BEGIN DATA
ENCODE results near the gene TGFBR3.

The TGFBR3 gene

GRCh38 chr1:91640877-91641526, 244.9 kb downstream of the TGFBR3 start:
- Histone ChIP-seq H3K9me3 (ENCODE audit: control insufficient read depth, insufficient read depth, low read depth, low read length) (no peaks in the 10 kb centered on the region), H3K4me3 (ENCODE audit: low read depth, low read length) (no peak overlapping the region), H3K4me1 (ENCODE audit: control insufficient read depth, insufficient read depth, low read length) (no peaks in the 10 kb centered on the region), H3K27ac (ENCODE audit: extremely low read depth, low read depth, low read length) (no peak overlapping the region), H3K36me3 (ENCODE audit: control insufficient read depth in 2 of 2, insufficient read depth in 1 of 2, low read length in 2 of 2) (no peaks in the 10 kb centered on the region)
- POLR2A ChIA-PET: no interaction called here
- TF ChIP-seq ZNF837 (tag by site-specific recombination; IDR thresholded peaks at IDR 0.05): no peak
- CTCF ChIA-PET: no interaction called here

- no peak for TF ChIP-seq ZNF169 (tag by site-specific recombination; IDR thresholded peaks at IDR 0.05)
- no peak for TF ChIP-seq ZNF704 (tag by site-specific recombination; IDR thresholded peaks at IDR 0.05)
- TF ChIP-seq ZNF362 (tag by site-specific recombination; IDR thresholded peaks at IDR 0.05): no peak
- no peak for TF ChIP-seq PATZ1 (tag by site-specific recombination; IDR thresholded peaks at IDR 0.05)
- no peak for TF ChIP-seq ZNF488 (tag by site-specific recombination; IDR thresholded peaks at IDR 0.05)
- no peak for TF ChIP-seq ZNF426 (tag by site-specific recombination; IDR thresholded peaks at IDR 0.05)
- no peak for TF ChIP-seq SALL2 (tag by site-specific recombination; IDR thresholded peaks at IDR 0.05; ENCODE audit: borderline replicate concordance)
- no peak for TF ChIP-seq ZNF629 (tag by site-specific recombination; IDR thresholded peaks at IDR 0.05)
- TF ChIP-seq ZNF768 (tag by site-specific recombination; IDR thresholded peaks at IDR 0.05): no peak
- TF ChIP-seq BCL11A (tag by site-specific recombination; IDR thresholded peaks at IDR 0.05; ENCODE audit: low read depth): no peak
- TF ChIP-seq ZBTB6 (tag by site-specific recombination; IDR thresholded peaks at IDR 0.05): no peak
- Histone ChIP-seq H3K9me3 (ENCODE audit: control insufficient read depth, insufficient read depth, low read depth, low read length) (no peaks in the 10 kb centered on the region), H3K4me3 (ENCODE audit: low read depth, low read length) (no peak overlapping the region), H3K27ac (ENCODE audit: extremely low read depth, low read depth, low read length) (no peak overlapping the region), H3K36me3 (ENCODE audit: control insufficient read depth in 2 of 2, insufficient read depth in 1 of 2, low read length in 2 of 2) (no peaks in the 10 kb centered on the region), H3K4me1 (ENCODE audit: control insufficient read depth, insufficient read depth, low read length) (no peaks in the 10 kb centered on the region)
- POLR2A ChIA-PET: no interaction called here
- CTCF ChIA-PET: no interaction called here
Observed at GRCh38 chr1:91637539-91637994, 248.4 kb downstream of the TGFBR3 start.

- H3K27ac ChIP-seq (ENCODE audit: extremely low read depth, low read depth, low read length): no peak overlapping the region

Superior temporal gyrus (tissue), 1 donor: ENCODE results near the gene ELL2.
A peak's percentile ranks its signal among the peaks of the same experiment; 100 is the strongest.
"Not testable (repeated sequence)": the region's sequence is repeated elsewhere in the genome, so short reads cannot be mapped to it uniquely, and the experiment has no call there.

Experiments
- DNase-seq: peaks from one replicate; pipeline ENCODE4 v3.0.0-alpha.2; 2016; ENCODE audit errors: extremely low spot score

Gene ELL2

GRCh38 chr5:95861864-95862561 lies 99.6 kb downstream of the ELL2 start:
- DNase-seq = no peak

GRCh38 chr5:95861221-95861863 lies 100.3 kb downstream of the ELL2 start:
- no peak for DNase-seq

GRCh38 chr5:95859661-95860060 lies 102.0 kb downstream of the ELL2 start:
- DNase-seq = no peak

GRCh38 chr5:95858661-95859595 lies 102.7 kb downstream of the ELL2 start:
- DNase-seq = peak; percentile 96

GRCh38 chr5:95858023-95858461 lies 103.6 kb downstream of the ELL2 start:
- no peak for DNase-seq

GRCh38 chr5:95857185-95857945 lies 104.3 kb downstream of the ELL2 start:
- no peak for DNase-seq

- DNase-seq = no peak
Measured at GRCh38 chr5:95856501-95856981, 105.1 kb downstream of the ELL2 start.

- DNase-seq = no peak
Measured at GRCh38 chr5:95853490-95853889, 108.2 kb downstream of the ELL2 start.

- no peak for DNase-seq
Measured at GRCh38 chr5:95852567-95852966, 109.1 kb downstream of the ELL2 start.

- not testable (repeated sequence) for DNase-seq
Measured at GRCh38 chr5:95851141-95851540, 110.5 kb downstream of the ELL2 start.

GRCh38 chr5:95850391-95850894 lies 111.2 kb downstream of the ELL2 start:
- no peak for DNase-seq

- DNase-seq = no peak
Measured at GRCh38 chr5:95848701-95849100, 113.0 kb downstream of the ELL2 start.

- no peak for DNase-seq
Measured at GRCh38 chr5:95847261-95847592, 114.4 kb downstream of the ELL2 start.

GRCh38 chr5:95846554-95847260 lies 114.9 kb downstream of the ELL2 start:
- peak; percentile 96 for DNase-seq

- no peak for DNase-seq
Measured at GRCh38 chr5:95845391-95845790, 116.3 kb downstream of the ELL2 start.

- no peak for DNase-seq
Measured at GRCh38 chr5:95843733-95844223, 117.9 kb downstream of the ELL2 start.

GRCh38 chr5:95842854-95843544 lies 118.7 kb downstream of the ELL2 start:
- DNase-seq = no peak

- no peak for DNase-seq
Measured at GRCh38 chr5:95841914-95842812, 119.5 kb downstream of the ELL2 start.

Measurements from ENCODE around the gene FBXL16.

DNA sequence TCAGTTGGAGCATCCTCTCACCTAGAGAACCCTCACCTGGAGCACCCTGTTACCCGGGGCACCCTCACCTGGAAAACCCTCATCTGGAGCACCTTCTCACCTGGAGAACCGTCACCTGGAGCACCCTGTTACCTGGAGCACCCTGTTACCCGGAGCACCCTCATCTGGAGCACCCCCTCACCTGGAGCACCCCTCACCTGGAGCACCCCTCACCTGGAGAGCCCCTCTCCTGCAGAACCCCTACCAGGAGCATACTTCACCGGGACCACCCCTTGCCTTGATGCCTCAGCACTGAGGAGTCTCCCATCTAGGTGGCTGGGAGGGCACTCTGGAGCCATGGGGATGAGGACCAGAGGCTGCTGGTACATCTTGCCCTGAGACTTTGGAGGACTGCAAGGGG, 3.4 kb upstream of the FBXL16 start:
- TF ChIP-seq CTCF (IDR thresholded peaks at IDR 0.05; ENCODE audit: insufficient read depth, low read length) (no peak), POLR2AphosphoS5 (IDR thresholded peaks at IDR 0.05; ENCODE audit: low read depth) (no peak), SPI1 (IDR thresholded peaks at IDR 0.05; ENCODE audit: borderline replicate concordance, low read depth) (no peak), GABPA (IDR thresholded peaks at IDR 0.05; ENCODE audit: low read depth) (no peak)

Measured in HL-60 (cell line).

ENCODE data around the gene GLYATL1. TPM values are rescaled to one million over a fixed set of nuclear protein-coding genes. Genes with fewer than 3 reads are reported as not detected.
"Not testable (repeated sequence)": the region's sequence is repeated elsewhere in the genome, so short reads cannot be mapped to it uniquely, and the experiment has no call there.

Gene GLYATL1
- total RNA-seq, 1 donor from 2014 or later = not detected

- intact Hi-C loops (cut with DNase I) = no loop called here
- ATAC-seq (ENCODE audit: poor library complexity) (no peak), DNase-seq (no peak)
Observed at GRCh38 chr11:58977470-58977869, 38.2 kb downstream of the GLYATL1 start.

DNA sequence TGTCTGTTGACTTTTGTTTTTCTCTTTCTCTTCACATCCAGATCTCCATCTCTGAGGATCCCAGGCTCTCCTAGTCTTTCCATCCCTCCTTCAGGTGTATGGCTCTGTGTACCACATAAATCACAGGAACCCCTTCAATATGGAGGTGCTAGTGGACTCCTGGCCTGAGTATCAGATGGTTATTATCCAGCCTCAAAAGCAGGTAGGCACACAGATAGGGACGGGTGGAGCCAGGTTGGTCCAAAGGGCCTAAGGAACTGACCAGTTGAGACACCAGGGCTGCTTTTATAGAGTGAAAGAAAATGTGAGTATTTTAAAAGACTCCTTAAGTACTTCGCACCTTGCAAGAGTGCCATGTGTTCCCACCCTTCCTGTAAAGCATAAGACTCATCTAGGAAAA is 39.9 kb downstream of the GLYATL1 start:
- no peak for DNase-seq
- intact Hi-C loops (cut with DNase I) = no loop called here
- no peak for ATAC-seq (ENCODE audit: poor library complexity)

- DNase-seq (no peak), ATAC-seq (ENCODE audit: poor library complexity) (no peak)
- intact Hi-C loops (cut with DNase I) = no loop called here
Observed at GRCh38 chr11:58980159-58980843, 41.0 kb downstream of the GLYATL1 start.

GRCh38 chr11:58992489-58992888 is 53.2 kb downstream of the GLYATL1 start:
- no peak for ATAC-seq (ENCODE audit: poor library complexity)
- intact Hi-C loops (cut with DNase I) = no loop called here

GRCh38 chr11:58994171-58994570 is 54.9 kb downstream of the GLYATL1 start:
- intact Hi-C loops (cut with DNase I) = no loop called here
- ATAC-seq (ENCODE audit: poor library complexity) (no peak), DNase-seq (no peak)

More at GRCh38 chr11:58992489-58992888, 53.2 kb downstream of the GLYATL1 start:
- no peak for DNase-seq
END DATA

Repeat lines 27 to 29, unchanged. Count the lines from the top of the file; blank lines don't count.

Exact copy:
Experiments
- DNase-seq: peaks from one replicate; pipeline ENCODE4 v3.0.0-alpha.2; 2016; ENCODE audit errors: extremely low spot score

Gene ELL2